Sunday, 4 January 2009

Twelfth Night Cake

Twelfth Night not only marks the end of Christmas, when all decorations have to be taken down to avoid bad luck but is also one of the most important days in the Christian calendar, as it marks the Feast of the Epiphany, when the Three Wise Men, Caspar, Melchior and Balthazar, arrived in Bethlehem to behold the Christ child.

The word 'epiphany' comes from the Greek word for manifestation, and was chosen because this was the night on which the Christ child, called 'the King of the Jews', was manifested to the Gentiles.

Twelfth Night also has origins in the Celtic festival of Samhain and the Roman Saturnalia where a Lord of Misrule was appointed. During this time the ordinary rules of life were turned upside down as masters served their slaves, and the offices of state were held by slaves. This tradition carried over down the centuries and in the 5th century the French and English celebrated The Feast of Fools and temporary Bishops and Archbishops of Fools play-acted, revelled, and created mischief. By the 15th century it was banned from church by the French government due to lewd behaviour. A new street festival was created and a temporary king for the season called a Prince des Sots was elected.

At the beginning of the Twelfth Night festival a cake which contained a bean was eaten. The person who found the bean would be King for the night. Midnight signalled the end of his rule and the world would return to normal. The common theme was that the normal order of things was reversed.

By the early 19th century, the cake itself had become very elaborate, with sugar frosting and gilded paper trimmings, often decorated with delicate figures made of plaster of Paris or sugar paste. It remained the centrepiece of the party, although the bean and pea of earlier times were usually omitted.

Twelfth Night Cake

Twelfth Night Cake can be shaped like a polo mint and decorated with gaudy icing and gold beads so feel free to let loose your creative side!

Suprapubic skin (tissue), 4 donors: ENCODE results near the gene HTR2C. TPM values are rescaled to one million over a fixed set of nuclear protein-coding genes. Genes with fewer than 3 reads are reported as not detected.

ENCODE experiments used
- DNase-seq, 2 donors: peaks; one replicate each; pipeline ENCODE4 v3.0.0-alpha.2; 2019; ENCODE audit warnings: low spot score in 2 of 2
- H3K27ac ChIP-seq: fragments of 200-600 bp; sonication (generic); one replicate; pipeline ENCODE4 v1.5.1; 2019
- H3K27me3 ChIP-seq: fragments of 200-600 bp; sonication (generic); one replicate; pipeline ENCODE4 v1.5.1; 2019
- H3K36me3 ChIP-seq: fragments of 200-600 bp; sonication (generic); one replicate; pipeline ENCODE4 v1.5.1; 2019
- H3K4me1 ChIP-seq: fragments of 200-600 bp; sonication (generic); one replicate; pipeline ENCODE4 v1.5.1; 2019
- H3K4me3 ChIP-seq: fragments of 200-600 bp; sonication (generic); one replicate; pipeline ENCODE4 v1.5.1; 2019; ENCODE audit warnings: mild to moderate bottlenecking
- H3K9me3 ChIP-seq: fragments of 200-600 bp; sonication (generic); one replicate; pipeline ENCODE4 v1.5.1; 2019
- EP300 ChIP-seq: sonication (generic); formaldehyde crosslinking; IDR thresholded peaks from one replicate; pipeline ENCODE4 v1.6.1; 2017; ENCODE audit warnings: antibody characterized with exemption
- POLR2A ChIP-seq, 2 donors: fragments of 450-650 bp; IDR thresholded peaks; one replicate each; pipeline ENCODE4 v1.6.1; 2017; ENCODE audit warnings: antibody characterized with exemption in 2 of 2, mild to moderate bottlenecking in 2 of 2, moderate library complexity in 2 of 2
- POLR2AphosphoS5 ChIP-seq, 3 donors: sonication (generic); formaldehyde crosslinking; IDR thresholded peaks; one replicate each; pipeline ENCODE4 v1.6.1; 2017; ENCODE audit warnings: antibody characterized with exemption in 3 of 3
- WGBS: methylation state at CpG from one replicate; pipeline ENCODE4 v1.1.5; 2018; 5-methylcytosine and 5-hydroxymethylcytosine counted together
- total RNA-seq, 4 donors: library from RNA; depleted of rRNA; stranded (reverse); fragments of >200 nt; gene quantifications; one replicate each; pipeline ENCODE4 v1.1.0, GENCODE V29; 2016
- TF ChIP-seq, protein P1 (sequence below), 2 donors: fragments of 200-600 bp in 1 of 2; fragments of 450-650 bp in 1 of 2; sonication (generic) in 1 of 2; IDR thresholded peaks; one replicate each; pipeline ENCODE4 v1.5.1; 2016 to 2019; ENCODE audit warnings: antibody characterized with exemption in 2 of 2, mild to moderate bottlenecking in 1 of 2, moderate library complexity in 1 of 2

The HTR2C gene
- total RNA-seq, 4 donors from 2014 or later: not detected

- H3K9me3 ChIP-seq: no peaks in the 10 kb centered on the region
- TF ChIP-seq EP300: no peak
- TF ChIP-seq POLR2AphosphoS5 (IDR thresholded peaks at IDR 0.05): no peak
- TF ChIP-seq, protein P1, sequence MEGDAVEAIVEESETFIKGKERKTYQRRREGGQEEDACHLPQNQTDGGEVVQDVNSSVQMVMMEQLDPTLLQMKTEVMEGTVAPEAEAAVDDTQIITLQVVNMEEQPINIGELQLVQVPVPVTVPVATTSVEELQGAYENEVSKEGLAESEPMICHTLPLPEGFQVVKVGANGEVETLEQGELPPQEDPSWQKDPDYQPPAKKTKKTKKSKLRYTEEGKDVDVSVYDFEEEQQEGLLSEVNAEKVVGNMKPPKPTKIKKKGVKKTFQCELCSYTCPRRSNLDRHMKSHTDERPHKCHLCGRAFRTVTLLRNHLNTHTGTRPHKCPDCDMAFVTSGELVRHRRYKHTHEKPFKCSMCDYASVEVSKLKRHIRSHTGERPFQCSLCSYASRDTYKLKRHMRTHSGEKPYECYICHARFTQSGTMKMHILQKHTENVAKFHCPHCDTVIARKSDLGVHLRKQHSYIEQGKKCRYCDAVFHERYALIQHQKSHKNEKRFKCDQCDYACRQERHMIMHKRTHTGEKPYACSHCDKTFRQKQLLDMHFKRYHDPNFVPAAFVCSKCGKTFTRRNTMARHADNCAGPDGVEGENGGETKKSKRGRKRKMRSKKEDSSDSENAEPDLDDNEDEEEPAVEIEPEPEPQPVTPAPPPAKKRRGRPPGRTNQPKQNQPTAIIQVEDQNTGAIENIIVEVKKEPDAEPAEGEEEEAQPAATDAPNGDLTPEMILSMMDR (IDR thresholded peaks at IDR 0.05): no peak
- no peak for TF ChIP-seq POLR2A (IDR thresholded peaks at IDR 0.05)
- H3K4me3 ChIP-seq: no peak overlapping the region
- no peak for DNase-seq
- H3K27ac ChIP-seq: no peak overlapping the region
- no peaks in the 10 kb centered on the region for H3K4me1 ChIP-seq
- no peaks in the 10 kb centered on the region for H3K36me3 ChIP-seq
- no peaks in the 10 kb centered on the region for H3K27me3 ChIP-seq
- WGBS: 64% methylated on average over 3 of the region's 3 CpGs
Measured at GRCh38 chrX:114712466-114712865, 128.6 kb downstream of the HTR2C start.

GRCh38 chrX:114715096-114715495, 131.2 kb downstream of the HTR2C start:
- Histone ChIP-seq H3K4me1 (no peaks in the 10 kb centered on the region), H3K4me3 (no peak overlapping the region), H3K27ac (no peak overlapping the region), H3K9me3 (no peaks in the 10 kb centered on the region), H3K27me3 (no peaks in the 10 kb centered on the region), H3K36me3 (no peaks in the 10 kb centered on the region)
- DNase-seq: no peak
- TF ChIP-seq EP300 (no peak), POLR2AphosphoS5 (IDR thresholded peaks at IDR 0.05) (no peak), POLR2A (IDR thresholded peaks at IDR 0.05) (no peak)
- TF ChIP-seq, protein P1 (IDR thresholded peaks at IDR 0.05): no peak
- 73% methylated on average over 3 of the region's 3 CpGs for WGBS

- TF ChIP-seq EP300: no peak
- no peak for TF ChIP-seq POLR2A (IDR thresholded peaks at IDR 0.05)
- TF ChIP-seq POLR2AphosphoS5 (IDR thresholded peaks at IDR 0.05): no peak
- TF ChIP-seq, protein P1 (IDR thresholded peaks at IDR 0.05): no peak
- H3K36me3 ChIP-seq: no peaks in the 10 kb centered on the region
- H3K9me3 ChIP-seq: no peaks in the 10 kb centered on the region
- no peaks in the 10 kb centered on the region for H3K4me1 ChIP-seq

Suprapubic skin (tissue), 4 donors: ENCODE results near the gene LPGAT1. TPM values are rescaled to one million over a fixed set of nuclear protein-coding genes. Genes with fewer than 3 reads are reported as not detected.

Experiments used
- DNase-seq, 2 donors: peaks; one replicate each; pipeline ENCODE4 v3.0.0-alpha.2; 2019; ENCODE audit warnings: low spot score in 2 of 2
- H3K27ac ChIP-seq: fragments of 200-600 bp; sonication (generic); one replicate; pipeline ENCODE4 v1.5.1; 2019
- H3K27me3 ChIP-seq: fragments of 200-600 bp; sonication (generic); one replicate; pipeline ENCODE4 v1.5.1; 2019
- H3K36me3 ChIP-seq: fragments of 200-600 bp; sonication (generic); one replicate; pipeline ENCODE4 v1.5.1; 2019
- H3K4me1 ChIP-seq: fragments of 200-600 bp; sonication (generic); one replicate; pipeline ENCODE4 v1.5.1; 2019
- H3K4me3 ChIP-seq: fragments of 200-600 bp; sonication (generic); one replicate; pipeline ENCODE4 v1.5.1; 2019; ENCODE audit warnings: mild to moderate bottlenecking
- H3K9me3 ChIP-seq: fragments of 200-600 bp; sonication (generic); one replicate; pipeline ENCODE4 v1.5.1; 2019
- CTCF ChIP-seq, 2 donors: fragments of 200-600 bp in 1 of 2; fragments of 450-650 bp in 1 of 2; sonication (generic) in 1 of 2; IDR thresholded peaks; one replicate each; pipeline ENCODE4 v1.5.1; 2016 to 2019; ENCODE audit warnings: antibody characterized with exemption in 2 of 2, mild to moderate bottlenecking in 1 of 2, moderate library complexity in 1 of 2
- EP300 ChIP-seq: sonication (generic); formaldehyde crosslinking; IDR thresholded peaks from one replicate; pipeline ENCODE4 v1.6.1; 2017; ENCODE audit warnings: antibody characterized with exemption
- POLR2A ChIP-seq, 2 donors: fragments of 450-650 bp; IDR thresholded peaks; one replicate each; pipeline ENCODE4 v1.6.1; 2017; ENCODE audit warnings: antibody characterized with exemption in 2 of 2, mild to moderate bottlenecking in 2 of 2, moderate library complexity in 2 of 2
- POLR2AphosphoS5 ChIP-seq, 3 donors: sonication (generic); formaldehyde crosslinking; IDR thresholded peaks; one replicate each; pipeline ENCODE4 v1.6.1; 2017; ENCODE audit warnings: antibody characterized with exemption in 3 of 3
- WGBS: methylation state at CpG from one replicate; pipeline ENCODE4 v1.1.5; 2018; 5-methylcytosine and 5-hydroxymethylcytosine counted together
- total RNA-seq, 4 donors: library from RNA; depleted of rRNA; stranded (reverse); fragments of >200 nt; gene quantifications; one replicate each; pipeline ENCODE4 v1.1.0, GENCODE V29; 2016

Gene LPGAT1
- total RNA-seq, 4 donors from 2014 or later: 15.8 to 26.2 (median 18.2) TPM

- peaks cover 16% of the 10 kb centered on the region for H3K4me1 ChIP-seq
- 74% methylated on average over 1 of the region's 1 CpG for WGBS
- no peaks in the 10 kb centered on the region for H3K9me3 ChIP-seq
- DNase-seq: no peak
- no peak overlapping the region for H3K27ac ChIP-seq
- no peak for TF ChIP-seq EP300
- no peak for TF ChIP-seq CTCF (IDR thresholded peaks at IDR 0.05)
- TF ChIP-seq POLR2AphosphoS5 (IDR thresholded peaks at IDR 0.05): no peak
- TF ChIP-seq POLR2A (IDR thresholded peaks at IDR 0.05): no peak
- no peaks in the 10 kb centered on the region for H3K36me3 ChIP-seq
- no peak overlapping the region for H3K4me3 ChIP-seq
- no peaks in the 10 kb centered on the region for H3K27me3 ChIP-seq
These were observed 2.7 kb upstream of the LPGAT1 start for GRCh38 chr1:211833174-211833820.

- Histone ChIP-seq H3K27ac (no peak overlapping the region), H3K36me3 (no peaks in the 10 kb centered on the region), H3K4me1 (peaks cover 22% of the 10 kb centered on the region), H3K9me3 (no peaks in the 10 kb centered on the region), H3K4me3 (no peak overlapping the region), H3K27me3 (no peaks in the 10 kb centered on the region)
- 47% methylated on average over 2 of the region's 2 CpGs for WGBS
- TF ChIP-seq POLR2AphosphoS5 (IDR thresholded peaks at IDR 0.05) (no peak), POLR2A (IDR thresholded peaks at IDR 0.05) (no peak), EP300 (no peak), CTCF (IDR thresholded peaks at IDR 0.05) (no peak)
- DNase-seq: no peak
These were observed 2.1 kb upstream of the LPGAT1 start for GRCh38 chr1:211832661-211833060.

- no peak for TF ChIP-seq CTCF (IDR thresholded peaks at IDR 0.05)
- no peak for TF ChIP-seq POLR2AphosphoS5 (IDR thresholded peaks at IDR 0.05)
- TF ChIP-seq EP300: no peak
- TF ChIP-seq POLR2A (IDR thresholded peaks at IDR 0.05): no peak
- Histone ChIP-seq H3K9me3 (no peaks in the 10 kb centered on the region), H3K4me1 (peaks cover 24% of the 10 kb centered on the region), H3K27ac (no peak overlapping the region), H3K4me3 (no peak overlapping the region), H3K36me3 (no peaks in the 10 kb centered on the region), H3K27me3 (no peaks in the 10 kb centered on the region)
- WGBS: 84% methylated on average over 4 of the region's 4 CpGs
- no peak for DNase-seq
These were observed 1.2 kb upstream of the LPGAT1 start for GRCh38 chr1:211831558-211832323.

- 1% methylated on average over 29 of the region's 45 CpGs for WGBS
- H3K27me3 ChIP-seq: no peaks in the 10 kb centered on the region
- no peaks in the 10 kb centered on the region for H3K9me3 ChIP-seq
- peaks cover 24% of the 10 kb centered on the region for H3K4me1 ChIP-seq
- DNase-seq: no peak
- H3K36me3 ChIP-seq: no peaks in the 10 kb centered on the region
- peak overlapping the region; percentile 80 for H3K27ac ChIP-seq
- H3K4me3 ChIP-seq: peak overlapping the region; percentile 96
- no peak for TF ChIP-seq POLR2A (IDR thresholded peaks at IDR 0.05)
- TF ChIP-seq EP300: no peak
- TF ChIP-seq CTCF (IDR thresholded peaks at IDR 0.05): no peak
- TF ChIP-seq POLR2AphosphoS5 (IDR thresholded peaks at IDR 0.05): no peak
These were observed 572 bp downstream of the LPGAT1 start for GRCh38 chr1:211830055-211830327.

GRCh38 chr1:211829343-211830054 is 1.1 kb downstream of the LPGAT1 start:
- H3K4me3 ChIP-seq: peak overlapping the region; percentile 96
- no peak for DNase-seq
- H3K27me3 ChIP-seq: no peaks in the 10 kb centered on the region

a bean!
350g butter
350g caster sugar
6 eggs, beaten
75ml brandy
350g plain flour
1 tsp ground allspice
1 tsp ground ginger
1 tsp ground coriander
1 tsp ground cinnamon
700g mixed dried fruit
50g blanched almonds, chopped
45g apricot jam
900g marzipan
4 egg whites
900g icing sugar
3 tsp lemon juice
2 tsp glycerine
candied fruit to decorate

Cream the butter and sugar together and gradually add the beaten eggs, mixing well after each addition then add the brandy. Fold-in the flour, spices, fruit and nuts and your bean. Grease a deep cake tin and line the bottom and sides with greaseproof paper. Tip the cake mixture into this and place the cake in an pre heated oven Remove the cake from the oven when cooked (you can test this by sticking a skewer into the centre of the cake – if it has no residue on it when removed, the cake is cooked). Allow to cool in its tin for 30 minutes then tip onto a wire rack and allow to cool completely.

Once cold cover the surface of the cake with the apricot jam. Roll out the marzipan and cut just enough of the paste to go around the side of the cake. Then roll the remainder of the marzipan out and use to cover the top of the cake. Prepare the icing by lightly beating the egg whites and incorporating the icing sugar into this to form a stiff paste. Add the lemon juice and glycerine and incorporate well. Then, using a palette knife spread the icing all the way around the sides and top of the cake. Decorate with the candied fruit.

Serve with Sauternes!

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